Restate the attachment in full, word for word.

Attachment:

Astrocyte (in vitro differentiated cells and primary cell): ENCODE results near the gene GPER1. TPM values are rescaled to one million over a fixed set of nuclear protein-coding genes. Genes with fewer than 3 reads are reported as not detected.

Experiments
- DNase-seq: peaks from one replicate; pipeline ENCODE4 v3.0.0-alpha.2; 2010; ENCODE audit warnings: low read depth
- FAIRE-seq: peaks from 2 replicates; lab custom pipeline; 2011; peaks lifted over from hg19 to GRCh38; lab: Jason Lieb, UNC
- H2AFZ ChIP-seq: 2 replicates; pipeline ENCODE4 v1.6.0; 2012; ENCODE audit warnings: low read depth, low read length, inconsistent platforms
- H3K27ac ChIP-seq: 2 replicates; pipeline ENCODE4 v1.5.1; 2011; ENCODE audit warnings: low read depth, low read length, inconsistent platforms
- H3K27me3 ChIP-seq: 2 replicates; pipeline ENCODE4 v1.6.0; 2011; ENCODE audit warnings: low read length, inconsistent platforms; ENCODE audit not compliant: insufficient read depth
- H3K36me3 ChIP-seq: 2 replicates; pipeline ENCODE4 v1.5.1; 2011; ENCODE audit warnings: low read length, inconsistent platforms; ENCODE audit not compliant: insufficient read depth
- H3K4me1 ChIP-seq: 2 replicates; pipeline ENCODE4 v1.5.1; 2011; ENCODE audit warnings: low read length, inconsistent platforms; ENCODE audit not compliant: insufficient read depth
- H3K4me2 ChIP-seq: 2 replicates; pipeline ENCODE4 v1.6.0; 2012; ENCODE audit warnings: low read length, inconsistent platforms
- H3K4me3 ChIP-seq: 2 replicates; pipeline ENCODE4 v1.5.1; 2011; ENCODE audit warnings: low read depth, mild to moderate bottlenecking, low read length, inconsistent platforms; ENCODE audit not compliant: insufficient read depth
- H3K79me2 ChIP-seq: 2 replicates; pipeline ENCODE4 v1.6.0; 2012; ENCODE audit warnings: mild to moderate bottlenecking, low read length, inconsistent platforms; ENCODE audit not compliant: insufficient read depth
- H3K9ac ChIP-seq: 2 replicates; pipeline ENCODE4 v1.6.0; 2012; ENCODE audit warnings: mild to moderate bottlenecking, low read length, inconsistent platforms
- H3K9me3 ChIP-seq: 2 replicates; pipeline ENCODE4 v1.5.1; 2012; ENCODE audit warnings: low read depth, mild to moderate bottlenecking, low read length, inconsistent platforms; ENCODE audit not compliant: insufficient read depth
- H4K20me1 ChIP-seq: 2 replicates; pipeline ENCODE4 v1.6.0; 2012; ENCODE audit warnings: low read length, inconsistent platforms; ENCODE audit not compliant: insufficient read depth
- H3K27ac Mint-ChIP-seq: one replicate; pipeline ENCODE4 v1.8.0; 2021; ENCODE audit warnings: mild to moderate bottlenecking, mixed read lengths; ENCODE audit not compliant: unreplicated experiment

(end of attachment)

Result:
Astrocyte (in vitro differentiated cells and primary cell): ENCODE results near the gene GPER1. TPM values are rescaled to one million over a fixed set of nuclear protein-coding genes. Genes with fewer than 3 reads are reported as not detected.

Experiments
- DNase-seq: peaks from one replicate; pipeline ENCODE4 v3.0.0-alpha.2; 2010; ENCODE audit warnings: low read depth
- FAIRE-seq: peaks from 2 replicates; lab custom pipeline; 2011; peaks lifted over from hg19 to GRCh38; lab: Jason Lieb, UNC
- H2AFZ ChIP-seq: 2 replicates; pipeline ENCODE4 v1.6.0; 2012; ENCODE audit warnings: low read depth, low read length, inconsistent platforms
- H3K27ac ChIP-seq: 2 replicates; pipeline ENCODE4 v1.5.1; 2011; ENCODE audit warnings: low read depth, low read length, inconsistent platforms
- H3K27me3 ChIP-seq: 2 replicates; pipeline ENCODE4 v1.6.0; 2011; ENCODE audit warnings: low read length, inconsistent platforms; ENCODE audit not compliant: insufficient read depth
- H3K36me3 ChIP-seq: 2 replicates; pipeline ENCODE4 v1.5.1; 2011; ENCODE audit warnings: low read length, inconsistent platforms; ENCODE audit not compliant: insufficient read depth
- H3K4me1 ChIP-seq: 2 replicates; pipeline ENCODE4 v1.5.1; 2011; ENCODE audit warnings: low read length, inconsistent platforms; ENCODE audit not compliant: insufficient read depth
- H3K4me2 ChIP-seq: 2 replicates; pipeline ENCODE4 v1.6.0; 2012; ENCODE audit warnings: low read length, inconsistent platforms
- H3K4me3 ChIP-seq: 2 replicates; pipeline ENCODE4 v1.5.1; 2011; ENCODE audit warnings: low read depth, mild to moderate bottlenecking, low read length, inconsistent platforms; ENCODE audit not compliant: insufficient read depth
- H3K79me2 ChIP-seq: 2 replicates; pipeline ENCODE4 v1.6.0; 2012; ENCODE audit warnings: mild to moderate bottlenecking, low read length, inconsistent platforms; ENCODE audit not compliant: insufficient read depth
- H3K9ac ChIP-seq: 2 replicates; pipeline ENCODE4 v1.6.0; 2012; ENCODE audit warnings: mild to moderate bottlenecking, low read length, inconsistent platforms
- H3K9me3 ChIP-seq: 2 replicates; pipeline ENCODE4 v1.5.1; 2012; ENCODE audit warnings: low read depth, mild to moderate bottlenecking, low read length, inconsistent platforms; ENCODE audit not compliant: insufficient read depth
- H4K20me1 ChIP-seq: 2 replicates; pipeline ENCODE4 v1.6.0; 2012; ENCODE audit warnings: low read length, inconsistent platforms; ENCODE audit not compliant: insufficient read depth
- H3K27ac Mint-ChIP-seq: one replicate; pipeline ENCODE4 v1.8.0; 2021; ENCODE audit warnings: mild to moderate bottlenecking, mixed read lengths; ENCODE audit not compliant: unreplicated experiment